This morning starting off I spent a good half hour updating all my task & sequence lists… some of my individual chapter to-do lists and my overall project plan (what I call my Order of Battle <grin>).
Out in the shop I pulled the weights off the main fuel tank drains’ stainless steel mesh strainers that I floxed in place last night. Everything looked good with these so I taped them up with blue painters tape to keep the dust out.
When I did my final layup on the GIB air vent duct last night I had also set up a prepregged layup of 3-plies BID with peel ply on each side. I then placed it on the taped edge of a piece of 3/4″ plywood stood up on that edge. I then sandwiched that between 2 weights and put a shot bag weight on top of the piece of plywood to weigh/squish it all down. I went to take a pic but all you could see was a pile of weights. Here’s the result.
This piece of peel plied 3-ply BID 90° angle is around 3/4″ on each leg, and a hair over 4″ long.
Today I pulled the peel ply and trimmed the edges with the Fein saw.
And then made hash lines about every 3/4″.
I then cut the 3-ply BID 90° angle on the hash marks and cleaned up the edges with my sanding block.
I’ll flox 2-3 of these on each side to support the inside long edge of the upper strake skin when I close out the top strakes. I temporarly taped a couple of them up here on the sidewall to show what I mean:
I then knocked out what should have been a fairly quick task, but the left side gave me some unexplained fits that seemingly defied physics (sigh) . . . I drilled a ~5/32″ hole on each side of the upper CS spar where it meets the upper longeron.
I then threaded the Nick Ugolini fuel probes’ ground wire + signal wire for each respective side up through each hole. Again, the right side took literally 10 seconds, whereas the left took an inexplicable 10 minutes —replete with the usual wailing and gnashing of teeth— since the second wire was hanging up somewhere internally in the hole. But I prevailed!
The next task at hand was one I wasn’t particularly looking forward to… creating a blue foam mold for the left strake leading edge located RAM air scoop for the oil heat system. This RAM air scoop will feed the engine-oil fed heat exchanger with pressurized air via the ductwork to provide the Holy Grail of convenience in these birds (if it works!): HEAT.
The key to this entire oil heat system is marrying pressurized air with a good heat source. If my oil heat system plumbing proves good, then the other half required in this dynamic duo is this RAM air scoop. The concept is to take fast moving air, slow it down while minimizing turbulent air, to then provide pressurized air into the air ductwork to transfer the heat from the heat exchanger to the various pilot & GIB feet & face air vents.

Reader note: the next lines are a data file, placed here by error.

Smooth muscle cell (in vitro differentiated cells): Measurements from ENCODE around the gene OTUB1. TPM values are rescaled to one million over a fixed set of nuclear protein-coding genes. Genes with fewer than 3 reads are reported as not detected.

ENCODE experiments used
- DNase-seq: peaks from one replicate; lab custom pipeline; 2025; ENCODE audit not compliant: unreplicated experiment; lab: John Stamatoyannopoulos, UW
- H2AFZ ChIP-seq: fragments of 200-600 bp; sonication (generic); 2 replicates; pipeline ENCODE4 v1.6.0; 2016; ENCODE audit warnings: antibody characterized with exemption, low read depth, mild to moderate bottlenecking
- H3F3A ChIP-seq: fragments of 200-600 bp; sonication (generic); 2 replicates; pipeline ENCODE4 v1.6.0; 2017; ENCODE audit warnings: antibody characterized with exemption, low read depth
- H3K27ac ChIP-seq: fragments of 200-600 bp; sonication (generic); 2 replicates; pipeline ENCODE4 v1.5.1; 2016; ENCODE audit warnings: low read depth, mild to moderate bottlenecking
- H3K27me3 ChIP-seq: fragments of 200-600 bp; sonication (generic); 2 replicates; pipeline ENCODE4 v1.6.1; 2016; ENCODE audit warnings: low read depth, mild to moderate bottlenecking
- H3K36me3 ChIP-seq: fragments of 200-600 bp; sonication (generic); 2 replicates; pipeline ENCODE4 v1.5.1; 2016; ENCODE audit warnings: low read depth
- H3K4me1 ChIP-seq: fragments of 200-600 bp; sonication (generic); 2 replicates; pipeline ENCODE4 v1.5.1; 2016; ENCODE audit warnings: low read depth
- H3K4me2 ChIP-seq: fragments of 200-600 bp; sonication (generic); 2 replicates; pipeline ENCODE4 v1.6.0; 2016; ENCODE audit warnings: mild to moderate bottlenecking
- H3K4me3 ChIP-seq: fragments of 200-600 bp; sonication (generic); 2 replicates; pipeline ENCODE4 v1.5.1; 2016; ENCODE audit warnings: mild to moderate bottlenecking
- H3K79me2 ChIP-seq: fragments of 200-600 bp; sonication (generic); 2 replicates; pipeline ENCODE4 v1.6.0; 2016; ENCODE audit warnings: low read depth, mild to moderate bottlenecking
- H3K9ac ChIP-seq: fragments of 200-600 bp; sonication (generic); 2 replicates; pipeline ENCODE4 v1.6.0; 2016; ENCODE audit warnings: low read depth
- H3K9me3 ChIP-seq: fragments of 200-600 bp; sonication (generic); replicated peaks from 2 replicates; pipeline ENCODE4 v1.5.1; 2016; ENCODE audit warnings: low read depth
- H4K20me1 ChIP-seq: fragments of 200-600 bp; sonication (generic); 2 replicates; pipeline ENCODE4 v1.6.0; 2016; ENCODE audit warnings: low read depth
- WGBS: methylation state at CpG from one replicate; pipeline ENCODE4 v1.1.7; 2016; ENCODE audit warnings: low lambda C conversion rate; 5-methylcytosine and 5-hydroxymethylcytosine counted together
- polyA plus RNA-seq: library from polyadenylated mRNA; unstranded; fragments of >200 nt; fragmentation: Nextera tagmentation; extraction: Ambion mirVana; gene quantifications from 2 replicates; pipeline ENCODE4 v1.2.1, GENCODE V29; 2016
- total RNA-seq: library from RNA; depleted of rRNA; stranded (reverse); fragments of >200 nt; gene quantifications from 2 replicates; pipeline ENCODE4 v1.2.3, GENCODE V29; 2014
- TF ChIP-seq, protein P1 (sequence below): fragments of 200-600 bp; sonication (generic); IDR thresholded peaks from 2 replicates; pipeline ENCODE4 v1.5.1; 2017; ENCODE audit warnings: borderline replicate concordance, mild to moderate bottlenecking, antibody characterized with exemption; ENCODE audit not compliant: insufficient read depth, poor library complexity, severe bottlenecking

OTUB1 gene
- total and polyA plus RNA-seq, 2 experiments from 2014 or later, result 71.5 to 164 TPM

The specific key to the RAM air scoop configuration is keeping the internal angle at no more than 11° between the sides. Admittedly, I’m very close to that max angle since I want to be aggressive with a smaller air scoop in transferring air velocity into air pressure.
Clearly what we have here is the machinations I went through to take a chunk of blue foam and slowly transform it into a stretched conical air inlet tube, or a foam mold/plug for one I should say.
I’m not an expert in airflow, but I know one should have a back “wall” of the tube to create a plenum effect before sending the pressurized air on its way. I made my exit nozzle on the RAM air scoop just a bit smaller than the cross-section of the rest of my air ducts. I might have should have made the exit duct even a bit smaller, but I plan on making this RAM air scoop somewhat removable to allow for experimentation of various design configurations.
So this is essentially what I came up with… a blue carrot!
I then taped up the blue carrot and set ‘er on a long 1/4″ drill bit as a sort of glassing spit.
After laying in some peel ply at each end, I then laid up 2 significantly overlapping plies of UNI covered by 1 ply of BID.
I then peel plied the layup. Since I used MGS 335 epoxy with a mixture of fast & slow hardener, I don’t expect this layup to be cured until tomorrow morning. Thus, I did one final check and left it to cure overnight.
Tomorrow I plan to start on the other components of the oil heat RAM air scoop intake system as well.